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Former PNB artistic directors Francia Russell and Kent Stowell, 1985.  (Photo: Kurt Smith, courtesy Pacific Northwest Ballet)

Former PNB artistic directors Francia Russell and Kent Stowell, 1985. (Photo: Kurt Smith, courtesy Pacific Northwest Ballet)

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Pacific Northwest Ballet Turns 40

Marcie Sillman

Pacific Northwest Ballet opens its 40th season Friday night. In four decades, PNB has evolved from a small adjunct to Seattle Opera, into one of America's most respected ballet companies.

PNB has 44 dancers, a professional training program, and a permanent home at Seattle Center. Now PNB's leaders are trying to balance the company's artistic legacy with the need to push ballet in new directions.


In 1977, a couple named Francia Russell and Kent Stowell moved to Seattle from Germany. They took over artistic leadership at Pacific Northwest Ballet. Stowell says the dance company was a shadow of what it is today.

Stowell: "I think we had maybe 8 to 10 dancers that were paid, but not very much and not very often [laughs]."

That isn't strictly true, but the ballet company was bare bones. PNB started as the Pacific Northwest Dance Company in 1972, part of Seattle Opera. It was nothing like the large, state–funded ballet company Russell and Stowell had left behind in Germany. But Kent Stowell says they never had time to regret their move to Seattle.

Stowell: "We had to make it work, we had these three kids to support and get into the world. And so, of course, there were times we'd gladly run away if we could have."

At the time, the company had 18 dancers on its payroll. They rehearsed in a room at Wallingford's Good Shepherd Center. Stowell and Russell had barely enough money to acquire dances for their company to perform. So Kent Stowell wound up creating a lot of PNB's repertoire in those early years.

Sound: "Cinderella" rehearsal.

By PNB's 25th anniversary, Stowell had choreographed dozens of ballets for the company, including "Nutcracker" and "Cinderella." PNB's repertoire also included dances by George Balanchine, one of the 20th century's greatest choreographers.

Kent Stowell and Francia Russell had danced with Balanchine's company. Russell also served as Balanchine's assistant, his ballet mistress. Before the couple moved to Seattle, Russell was sure her mentor would help them make a smooth transition. Here's an excerpt from a letter she wrote to her parents at the time.

Russell: "'I feel absolutely confident that when we find the place we want to stay, that he will be very, very helpful.' And boy, he was!" Because of his close relationship with the couple, George Balanchine let Pacific Northwest Ballet perform his dances — for free. This was more than a gift to a cash–strapped company.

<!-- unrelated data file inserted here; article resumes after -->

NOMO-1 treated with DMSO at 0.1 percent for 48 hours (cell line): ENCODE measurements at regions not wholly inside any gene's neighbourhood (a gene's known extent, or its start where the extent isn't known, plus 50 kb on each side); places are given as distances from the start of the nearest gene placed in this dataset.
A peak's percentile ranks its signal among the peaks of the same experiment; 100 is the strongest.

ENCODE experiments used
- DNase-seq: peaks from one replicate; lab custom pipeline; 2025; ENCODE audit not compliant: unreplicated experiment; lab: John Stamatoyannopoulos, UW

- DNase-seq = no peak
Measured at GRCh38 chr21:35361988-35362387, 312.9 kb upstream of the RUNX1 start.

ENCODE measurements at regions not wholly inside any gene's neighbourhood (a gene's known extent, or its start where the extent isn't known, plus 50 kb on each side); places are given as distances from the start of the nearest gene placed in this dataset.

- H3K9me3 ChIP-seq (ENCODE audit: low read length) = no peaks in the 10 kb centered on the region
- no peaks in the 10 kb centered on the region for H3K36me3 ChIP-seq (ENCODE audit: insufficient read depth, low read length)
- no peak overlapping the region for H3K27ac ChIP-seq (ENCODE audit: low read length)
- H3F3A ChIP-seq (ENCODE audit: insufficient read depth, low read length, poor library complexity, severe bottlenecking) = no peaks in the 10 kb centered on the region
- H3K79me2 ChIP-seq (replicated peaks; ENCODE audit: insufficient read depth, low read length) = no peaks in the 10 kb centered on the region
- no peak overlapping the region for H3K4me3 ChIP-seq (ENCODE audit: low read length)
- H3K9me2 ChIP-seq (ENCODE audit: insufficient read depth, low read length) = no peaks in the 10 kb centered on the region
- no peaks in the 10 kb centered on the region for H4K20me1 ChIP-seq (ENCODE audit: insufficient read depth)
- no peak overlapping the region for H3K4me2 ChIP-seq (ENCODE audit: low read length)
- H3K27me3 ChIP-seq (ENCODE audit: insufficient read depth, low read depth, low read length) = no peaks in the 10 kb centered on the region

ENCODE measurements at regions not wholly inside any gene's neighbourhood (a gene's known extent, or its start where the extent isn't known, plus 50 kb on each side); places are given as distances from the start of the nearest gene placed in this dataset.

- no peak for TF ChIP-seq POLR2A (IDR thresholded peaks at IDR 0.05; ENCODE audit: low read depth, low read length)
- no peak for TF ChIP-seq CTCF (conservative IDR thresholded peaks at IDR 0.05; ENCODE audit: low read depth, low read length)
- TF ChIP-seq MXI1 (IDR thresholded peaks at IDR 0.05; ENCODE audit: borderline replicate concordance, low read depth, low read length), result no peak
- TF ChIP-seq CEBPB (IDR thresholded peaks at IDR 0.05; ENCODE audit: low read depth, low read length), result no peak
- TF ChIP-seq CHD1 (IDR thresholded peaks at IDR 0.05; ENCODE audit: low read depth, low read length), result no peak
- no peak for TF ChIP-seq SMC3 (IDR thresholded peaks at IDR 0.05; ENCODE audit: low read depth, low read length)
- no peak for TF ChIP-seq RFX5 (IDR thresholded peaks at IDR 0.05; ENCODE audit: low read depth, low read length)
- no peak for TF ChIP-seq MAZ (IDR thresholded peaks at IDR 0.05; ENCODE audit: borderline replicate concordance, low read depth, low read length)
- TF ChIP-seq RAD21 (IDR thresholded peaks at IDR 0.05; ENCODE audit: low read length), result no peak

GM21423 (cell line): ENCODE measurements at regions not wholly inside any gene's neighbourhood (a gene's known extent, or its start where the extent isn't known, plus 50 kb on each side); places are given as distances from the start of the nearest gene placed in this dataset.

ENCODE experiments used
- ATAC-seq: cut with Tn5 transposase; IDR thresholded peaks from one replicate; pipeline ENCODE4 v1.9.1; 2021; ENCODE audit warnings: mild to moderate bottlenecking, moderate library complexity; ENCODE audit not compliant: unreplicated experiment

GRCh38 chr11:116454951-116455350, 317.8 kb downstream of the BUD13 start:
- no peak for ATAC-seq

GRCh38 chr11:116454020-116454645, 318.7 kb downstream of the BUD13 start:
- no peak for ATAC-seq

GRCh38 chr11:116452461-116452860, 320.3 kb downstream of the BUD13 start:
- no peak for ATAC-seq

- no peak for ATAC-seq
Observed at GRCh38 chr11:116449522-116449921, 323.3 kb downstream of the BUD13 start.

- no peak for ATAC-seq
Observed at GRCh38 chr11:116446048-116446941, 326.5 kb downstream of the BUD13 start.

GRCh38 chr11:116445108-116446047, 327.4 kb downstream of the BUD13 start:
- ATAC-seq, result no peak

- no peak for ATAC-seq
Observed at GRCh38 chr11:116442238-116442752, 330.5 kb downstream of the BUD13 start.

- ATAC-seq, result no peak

Russell: "He wanted us to carry on his word, you know, to proselytize, more or less, but to carry on his traditions."

PNB now has 25 Balanchine ballets in its active repertory.

Boal: "That was a very reassuring part of Pacific Northwest Ballet."

That's Peter Boal. He took over the job of PNB artistic director when Russell and Stowell retired in 2005.

Boal: "I knew, though I'd be a stranger in a new city, there'd be Balanchine, and those ballets I'd lived in and danced in."

Since Boal's arrival, he's added eight more Balanchine dances to PNB's repertoire. But Boal says PNB is more than a Balanchine company. He wants to present a mix of work, from big classical ballets to new commissions by young, sometimes unknown, choreographers.

Boal: "I'd like to have a black box theater or a smaller scale theater, where we can have more experimental work to nurture programs there. Because there's a lot of pressure in the rep that's coming up in November: four world premiers in a 3,000 seat hall. What if they're not good? How do we fill that? So, I think there's a place for that, is expanding with another, smaller venue, which would lead to a lot more risk and experimentation."

But it's a challenge for PNB, or any arts organization, to be risky when money is tight. Since the recession hit in 2008, Boal has included big crowd pleasers like "Cinderella" and "Nutcracker" on his annual schedule. This helps to balance the edgier, contemporary dances he likes to present.

Boal: "I think it's important to preserve those commissions and those risks, that aren't even audience tastes yet, but it's important to stay at the forefront and introduce the new, and to lead an audience down a path that may be their taste in the future."

Pacific Northwest Ballet's November program includes four world premiers, including a new dance by Seattle native Mark Morris. PNB's 40th season opens this weekend at McCaw Hall.

I'm Marcie Sillman, KUOW News.

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